The length of the boardwalks is 270 meters
There are 385 lampposts,
19 gazebos and pavilions
Over 40 000 cubic meters of silt were removed from the Upa River,
More than 70 000 cubic meters of waste and soil were removed
More than 1 000 lime wood piles were driven into the bank
More than 41 000 square meters of pavements were laid
More than 30 000 meters of cables were routed
The route, on the one hand, is filled with basic “chain” elements, such as cylindrical “wood stack” food kiosks, made of white timber, or cafés with a similar lath structure of their wooden timber walls (and with ledgy gable roofs) – these repeating elements support the design code and help the walking person to easier get their bearings, and one soon understands what the food is for. I will note in passing here that all of the kiosks were rented and open on the day of inauguration. Another repeating element is the benches made of wooden planks, curved and straight ones, with or without backs, oftentimes turned with their backs to the main promenade – for people to sit down and look in contemplation in the direction of the river. This technique was already used by Wowhaus in the Krasnogvardeiskie Prudy Park, and here it also present, although it is less prominent here.
The repeating pavilions and benches, just like the paving, although consisting of cast stones but still diverse, create a peculiar framework that holds together different scenarios – such a big territory had to be divided into thematic zones to avoid monotony. And in my opinion, the most interesting of these unique narratives is the little bridges at the slope of the river. Resting on slender red legs, with red-and-white railings, they cover the intersection of two main streams: the one that exits from the Kremlin through the “Vodyanye Vorota” (which translates as “Water Gate”, nothing more nor less) opened as part of the project, and the one that moves in both directions along the river. This pedestrian crossing is designed in an upbeat manner, it has plenty of air in it but it still looks very bright. Walking down the waterfront, you initially are oblivious of the fact that you are actually walking up high above the slope, and the moment of revelation – wow, we are on the bridge already! – makes it all worth it. On your left and right, there are kids of different ages running (and sometimes rolling) around on the grass.
At night, the frameworks of the bridges hang as white grilles over the multitude of lights: some of them are spotlights, and some cast circles of light on the grass, and it feels like you are in some magic place, some toy elf camp under the walls of a small fortress.
There are also crosswise boardwalks that connect this entire hanging promenade with the mainland on the one side and with the river on the other. There are also appendixes of balconies stretching out in the direction of the river that are great vantage points for admiring the surrounding scenery; these are echoed by two sturdier concrete bridges that, concrete as they are, nonetheless also “lead nowhere” – or, to be more exact, towards the factory fence, which, having turned into a red canvas behind the red grille, looks quite friendly. What is remarkable is the fact that one can step up directly to the fence – meaning, there are landings for the walking people not only on the city, but also on the factory side. The bridges are wide, there are benches and pots with decorative trees standing on them, so you could call them “balcony bridges”. All of this, when put together, does bring certain associations with the hovering bridge in Zaryadye, which can arguably claim the status of the nation’s main “bridge to nowhere”, but there are considerable differences from Zaryadye as well: what we see here is a structure that is not so high and mighty but a lot more diverse and upbeat. The boardwalks are not at all scary to walk upon, they are friendly and not really strained from the engineering standpoint either; the balance between the absence of feeling of being torn away from the ground and the feeling of being in a multi-tiered space goes a long way to liven up one’s emotions without trying to overwhelm the pedestrians with some grand-scale edifice.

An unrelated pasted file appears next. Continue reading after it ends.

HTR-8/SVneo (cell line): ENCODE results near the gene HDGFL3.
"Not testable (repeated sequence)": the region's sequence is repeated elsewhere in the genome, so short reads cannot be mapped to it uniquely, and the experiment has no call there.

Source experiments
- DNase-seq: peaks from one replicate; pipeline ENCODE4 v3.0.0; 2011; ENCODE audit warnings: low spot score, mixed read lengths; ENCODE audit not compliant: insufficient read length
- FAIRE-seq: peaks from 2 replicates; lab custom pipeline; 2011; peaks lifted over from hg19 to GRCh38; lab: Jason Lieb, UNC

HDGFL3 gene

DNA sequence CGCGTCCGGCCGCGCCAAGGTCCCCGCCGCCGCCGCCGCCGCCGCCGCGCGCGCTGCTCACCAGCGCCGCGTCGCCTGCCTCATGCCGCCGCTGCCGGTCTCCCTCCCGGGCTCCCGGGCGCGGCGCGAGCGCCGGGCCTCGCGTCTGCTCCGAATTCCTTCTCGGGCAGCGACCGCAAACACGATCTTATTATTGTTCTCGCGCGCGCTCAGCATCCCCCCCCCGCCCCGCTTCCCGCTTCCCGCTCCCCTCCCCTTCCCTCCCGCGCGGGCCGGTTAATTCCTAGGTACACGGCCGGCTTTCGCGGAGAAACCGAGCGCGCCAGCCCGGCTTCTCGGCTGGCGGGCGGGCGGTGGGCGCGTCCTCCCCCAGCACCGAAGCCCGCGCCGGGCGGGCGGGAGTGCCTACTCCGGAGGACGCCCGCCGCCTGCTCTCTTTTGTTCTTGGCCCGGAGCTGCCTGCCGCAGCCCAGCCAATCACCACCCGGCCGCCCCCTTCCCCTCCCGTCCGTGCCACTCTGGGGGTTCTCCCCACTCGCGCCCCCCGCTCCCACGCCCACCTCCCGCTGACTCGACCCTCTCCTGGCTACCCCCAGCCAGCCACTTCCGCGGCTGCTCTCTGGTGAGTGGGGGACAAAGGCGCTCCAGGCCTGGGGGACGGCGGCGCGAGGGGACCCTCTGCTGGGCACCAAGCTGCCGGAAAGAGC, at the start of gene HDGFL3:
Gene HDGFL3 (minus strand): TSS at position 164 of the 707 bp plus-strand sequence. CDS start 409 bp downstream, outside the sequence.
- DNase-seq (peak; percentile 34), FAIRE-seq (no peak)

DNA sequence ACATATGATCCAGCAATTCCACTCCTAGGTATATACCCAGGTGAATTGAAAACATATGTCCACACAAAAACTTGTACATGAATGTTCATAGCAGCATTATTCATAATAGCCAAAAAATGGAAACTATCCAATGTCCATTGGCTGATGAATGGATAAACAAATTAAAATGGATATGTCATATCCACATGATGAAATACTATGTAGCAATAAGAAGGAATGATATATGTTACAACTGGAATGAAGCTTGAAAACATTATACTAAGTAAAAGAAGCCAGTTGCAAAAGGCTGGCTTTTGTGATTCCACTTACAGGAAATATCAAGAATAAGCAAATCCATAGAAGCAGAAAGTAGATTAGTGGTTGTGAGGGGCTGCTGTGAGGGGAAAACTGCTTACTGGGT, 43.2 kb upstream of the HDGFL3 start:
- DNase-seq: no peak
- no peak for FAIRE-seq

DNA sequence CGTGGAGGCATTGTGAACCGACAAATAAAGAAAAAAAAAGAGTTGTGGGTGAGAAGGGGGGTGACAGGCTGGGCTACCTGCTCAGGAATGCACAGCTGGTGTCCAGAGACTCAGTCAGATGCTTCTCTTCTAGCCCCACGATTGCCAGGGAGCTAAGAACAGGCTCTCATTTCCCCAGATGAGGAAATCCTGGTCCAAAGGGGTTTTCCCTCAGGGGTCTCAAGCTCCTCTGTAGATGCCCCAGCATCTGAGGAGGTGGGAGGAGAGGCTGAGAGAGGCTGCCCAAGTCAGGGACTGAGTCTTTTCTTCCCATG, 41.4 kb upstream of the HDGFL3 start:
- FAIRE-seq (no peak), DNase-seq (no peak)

What is interesting is the fact that the boardwalks adorn not the whole of the terrain but at some point descend down to the amphitheater, the signature-style point of importance in many Wowhaus projects – it seems that, thanks to this firm’s outstanding ability to design them, amphitheaters became so prolific in the Russian reality of today. This one is rather large – it is situated next to the main axis leading from the Water Gate, i.e. from the city center, to the bridge over the river. Near the amphitheater, there is also a quay (it reminds us of the trading quay that existed here still in the XIX century), so, sitting here one can watch families sailing away in boats, which is an amusing sight in itself. There is yet another interesting and practically useful design solution: the wooden bench in the upper side of the amphitheater – it serves as a railing for the passersby, it is something like a bar counter for the guests of the nearby café, and it also gives protection from the sunlight falling from the south to those sitting on the upper stair of the amphitheater.